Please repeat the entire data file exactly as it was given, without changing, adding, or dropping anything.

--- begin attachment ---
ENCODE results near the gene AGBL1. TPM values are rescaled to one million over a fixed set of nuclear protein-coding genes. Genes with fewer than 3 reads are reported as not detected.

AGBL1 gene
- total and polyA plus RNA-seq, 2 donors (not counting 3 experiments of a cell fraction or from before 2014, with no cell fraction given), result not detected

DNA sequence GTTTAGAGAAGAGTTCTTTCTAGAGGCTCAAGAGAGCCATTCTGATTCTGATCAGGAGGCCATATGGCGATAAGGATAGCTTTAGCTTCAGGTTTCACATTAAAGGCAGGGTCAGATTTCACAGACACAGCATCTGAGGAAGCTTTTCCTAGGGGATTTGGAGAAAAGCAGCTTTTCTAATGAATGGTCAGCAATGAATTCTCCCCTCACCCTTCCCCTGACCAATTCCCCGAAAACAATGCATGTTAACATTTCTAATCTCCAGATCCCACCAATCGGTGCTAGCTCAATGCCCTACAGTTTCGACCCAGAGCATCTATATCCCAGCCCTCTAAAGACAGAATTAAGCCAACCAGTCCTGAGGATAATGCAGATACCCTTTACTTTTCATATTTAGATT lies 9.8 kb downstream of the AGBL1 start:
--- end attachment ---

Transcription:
ENCODE results near the gene AGBL1. TPM values are rescaled to one million over a fixed set of nuclear protein-coding genes. Genes with fewer than 3 reads are reported as not detected.

AGBL1 gene
- total and polyA plus RNA-seq, 2 donors (not counting 3 experiments of a cell fraction or from before 2014, with no cell fraction given), result not detected

DNA sequence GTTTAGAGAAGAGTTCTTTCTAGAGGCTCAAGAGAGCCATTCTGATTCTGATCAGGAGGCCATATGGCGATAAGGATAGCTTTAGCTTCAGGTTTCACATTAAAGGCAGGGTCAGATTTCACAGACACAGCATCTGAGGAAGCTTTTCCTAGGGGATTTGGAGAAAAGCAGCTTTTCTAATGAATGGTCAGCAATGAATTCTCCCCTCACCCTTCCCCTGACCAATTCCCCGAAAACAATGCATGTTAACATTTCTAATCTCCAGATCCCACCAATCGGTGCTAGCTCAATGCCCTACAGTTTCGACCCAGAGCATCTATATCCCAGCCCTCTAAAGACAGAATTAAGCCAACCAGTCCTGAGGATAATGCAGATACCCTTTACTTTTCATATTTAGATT lies 9.8 kb downstream of the AGBL1 start: